It is 20 years since Singapore Fashion Week was founded to promote local and regional fashion design, yet for all the pomp and ceremony shown since Friday the annual event continues to show signs of strain and generate larger concerns about its own identity.

Although Fashion Week has comprised talent searches and runway presentations of local designer collections and over a dozen brands from Malaysia, Thailand, Vietnam, China, Japan and Korea, organizers have been grappling with the idea of transforming the affair into a “working” event akin to a trade show, with preferential treatment given to buyers. And that has a showroom above the principal venue at Theatre Works in the Quays district was erected specifically with selected buyers from Australia and the US in mind has left many questioning the relevance of catwalk presentations for which non-Singaporean designers are shelling out up to S$ 13,000 (local designers pay S$ 8,000 but receive government assistance).

Joanna Fong, deputy director of Singapore’s Textile & Fashion Federation (TaFf), chief organizer behind Fashion Week, admitted on Tuesday that her organization faced a number of challenges ranging from drawing international buyers to the timing of the event to funding for the event set-up.

Her goal now is to continue branding Fashion Week as a portal for designers to do business abroad in First World markets.

But more than a handful of designers on-site expressed interest in not returning next year or at least ceasing ties with Fashion Week once they were able to open international accounts.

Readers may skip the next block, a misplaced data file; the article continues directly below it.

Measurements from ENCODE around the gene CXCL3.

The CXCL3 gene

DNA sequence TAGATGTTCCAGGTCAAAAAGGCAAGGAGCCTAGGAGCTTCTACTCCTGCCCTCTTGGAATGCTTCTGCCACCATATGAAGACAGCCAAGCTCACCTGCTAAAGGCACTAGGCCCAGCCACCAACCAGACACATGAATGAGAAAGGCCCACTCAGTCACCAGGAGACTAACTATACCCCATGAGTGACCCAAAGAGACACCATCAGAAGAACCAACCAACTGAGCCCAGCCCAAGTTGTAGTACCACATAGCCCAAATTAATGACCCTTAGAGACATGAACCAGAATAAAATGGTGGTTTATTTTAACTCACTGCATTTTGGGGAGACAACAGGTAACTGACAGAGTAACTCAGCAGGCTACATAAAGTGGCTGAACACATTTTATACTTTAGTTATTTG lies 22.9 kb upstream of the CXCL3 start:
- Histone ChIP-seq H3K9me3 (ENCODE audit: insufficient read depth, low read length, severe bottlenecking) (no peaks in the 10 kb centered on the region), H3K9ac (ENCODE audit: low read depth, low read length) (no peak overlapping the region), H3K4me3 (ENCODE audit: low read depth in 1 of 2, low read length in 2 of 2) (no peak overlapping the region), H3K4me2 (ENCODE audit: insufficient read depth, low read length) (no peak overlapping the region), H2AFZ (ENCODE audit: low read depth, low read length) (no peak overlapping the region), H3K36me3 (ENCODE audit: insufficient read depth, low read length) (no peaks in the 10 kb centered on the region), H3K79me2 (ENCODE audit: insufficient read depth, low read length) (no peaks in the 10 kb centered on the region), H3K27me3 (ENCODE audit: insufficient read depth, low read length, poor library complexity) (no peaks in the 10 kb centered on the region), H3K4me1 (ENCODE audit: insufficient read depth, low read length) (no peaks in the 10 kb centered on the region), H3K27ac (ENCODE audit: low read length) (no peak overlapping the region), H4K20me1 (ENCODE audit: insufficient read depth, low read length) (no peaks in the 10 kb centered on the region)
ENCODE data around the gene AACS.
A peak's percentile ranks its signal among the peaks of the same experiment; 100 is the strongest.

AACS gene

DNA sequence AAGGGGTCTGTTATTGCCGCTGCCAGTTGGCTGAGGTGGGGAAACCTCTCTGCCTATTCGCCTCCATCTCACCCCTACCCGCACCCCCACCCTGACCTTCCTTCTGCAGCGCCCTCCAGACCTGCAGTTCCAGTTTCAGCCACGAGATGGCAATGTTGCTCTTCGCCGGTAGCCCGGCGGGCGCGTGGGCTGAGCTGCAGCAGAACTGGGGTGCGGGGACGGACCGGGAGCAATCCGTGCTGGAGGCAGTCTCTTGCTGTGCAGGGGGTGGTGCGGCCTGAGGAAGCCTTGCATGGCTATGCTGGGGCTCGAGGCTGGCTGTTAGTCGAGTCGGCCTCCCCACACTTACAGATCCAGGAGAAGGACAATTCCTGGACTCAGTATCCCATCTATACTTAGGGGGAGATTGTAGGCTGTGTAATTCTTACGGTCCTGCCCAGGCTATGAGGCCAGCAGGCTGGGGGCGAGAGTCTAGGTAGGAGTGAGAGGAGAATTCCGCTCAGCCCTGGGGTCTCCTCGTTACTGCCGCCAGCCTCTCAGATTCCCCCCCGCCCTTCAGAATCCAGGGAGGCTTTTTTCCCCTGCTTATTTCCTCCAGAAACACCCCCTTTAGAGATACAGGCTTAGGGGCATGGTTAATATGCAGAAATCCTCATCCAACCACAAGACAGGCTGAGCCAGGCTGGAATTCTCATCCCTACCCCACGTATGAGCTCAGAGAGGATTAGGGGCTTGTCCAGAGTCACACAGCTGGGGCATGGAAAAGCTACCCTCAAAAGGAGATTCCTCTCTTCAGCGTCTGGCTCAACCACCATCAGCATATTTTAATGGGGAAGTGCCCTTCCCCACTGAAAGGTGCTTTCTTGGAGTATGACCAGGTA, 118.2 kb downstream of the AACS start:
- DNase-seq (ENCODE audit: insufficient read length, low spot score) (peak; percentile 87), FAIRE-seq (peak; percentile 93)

To date, TaFf’s formation of liaison businesses with Australia and the US under the Access initiative has yielded new accounts for such brands as Malaysia’s Khoon Hooi and Singapore’s Allure, Celia Lo and Tian.

Nic Wong, a rising star among Singapore’s youngest generation of designers, however, admitted that several of his contemporaries including Woods & Woods’s Jonathan Seow had already decided several years ago to pursue the international markets on their own and with success.

Accordingly, the strongest trends of the week including polka dot prints, shirt-dresses and variations on shirt silhouettes, shifts, metallic linens, color-blocking, yellows, greens, shorts for women and men, and mensy silhouettes had a strong Western feel. Glimpses of immaculate finishing, innovative ruffling techniques and unusual pleating on shoulders, trousers and skirts, however, suggest that Singaporean design isn’t at a loss for direction.